Why Running Isn't The Best Way To Lose Weight

Certified Personal Trainer By Krista Stryker, NSCA-CPT
Certified Personal Trainer
Krista Stryker, NSCA-CPT is the author of The 12-Minute Athlete: Get Fitter, Faster, and Stronger Using HIIT and Your Bodyweight and a leading expert on HIIT and bodyweight fitness. She lives in Venice, California, and is a certified personal trainer through the National Strength and Conditioning Association.

So many people think running is the only way to lose weight or unwanted body fat. And while some people actually do enjoy lacing up their running shoes and hitting the road, trails or even a treadmill, others among us (myself included) are not natural runners. In fact, I can't imagine any exercise I enjoy less than going for a long run (sprints are OK with me, though). And I'm definitely not alone.

The good news is that running isn't the only way to lose weight. In fact, it might not even be the "best" way. Here's why:

1. It takes a lot of time.

One of the most common excuses people make for not working out is that they simply don't have the time for it, and one of my biggest problems with running (and any form of moderate intensity or endurance exercise) is that it just takes so much time to actually do.

The longer your workout takes, the less likely you are to actually work out as it eats into your day, preventing you from doing other activities you want or need to get done. If your main objective is to get fit and/or lose weight, not working out because it takes too long is a surefire way you'll end up staying exactly where you are health-wise.

2. It limits maximum calorie burn.

Running at a steady pace for an extended period of time does burn quite a few calories — 30 minutes of running can burn anywhere from 300 to 500 calories, depending on how much you weigh and how hard and fast you run. But when your run is over, that's it for the calorie burn; your metabolism goes back to what it was before you started your run.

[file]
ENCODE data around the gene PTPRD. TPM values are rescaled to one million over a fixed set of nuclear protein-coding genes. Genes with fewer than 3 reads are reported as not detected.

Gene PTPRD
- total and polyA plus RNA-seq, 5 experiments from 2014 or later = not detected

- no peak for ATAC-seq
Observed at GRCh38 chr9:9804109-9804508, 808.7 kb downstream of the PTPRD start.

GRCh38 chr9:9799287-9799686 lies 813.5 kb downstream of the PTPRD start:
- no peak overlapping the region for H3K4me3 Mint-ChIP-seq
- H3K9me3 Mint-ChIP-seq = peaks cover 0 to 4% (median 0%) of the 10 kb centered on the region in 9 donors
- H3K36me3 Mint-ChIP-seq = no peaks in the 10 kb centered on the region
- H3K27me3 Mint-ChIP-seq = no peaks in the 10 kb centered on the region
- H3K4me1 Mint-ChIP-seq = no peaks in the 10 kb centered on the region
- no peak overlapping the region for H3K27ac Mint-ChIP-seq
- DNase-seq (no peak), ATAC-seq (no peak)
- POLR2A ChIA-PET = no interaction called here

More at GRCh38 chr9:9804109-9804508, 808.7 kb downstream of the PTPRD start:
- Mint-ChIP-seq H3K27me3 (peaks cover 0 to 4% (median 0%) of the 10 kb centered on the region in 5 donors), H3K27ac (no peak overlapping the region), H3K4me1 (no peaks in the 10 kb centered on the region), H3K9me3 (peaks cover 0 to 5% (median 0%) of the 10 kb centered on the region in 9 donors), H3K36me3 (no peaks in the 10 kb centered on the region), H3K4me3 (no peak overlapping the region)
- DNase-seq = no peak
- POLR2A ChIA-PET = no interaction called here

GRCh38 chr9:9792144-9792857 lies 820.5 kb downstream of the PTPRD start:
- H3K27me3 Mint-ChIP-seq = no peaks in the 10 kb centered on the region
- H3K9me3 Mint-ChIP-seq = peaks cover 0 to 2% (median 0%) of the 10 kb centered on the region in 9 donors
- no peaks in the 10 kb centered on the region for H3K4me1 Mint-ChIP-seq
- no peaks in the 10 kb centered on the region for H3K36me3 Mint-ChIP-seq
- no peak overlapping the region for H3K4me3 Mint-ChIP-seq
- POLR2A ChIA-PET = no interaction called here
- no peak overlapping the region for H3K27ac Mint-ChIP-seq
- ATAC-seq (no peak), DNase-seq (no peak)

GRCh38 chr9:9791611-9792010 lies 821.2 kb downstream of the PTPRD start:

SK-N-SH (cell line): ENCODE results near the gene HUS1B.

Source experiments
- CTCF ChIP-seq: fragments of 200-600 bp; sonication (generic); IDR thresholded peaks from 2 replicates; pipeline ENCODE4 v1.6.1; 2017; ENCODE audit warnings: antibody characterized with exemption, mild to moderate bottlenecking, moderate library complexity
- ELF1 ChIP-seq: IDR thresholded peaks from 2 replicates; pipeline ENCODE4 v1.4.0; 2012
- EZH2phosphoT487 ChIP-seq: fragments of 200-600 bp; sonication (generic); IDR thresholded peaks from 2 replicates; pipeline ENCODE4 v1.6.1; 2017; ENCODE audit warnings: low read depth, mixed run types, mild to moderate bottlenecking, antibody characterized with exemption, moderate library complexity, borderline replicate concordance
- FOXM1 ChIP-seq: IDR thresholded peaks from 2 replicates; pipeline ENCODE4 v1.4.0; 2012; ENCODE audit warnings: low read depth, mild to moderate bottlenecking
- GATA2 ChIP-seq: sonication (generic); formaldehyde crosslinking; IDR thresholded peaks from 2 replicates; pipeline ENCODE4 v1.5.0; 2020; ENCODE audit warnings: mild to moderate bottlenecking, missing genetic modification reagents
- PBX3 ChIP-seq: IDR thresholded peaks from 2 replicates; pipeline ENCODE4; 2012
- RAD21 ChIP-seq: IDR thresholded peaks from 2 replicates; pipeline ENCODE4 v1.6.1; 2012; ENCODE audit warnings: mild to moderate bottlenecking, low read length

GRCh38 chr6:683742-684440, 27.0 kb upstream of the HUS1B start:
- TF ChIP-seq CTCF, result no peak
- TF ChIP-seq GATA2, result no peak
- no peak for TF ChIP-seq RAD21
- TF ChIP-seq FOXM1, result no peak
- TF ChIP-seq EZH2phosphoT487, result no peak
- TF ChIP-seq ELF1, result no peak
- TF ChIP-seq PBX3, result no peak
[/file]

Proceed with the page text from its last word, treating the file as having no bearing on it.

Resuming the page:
Compare that to HIIT training, where you can achieve maximum calorie burn by not only burning a lot of calories during your workout, but also boosting your metabolism afterward. This means you'll burn more calories for up to 24-48 hours after your workout is complete. We like to call that the "afterburn effect," and it's your greatest weapon when trying to lose weight and burn fat.

It's the intensity of your workout, not the overall time, that helps you burn the most amount of calories and speed up your weight loss efforts.

4. Your body gets too used to it.

One of the downsides with running (and any steady-state form of cardio) is that the more you do it, the more efficient your body becomes at burning fat. But the more efficient your body becomes, the less energy it has to expend for a given amount of activity, meaning that if you want to continue to lose weight, you'll have to go for longer and longer runs to continue to make progress.

On the other hand, you can make more progress in just 15 minutes of HIIT than you can running for an entire hour. So unless you actually enjoy your long distance runs, you might as well skip them and do a shorter, harder workout instead.

5. It makes you hungry.

If you've ever trained for a half- or full-length marathon and wondered why you didn't end up losing any weight despite all your hard training, there's a very simple answer: exercising for long periods of time makes you hungry.

When you start moving more and for longer periods of time than your body is used to, it naturally wants to replace all those calories you lost during your training with more food. But since most people think they're burning more calories than they actually are during moderate intensity exercise, they end up not losing any weight (sometimes even gaining weight) despite the extra training due to an increased appetite.

So if your goal is weight loss, you're better off keeping your workouts shorter and more intense rather than longer and steadier to help keep your appetite at bay.

6. If you hate it, you'll make excuses not to do it.

Before I started doing mostly high intensity interval training, when running was my only form of exercise, I'd use almost any excuse possible not to do it. So if you're one of those people who also dreads running but force yourself to do it anyway, here's my advice: stop.

The truth is that the very best form of exercise is the one you'll actually do. And if you hate to run, you just aren't going to do it as often as you should to meet your weight and fat loss goals.

Photo courtesy of the author

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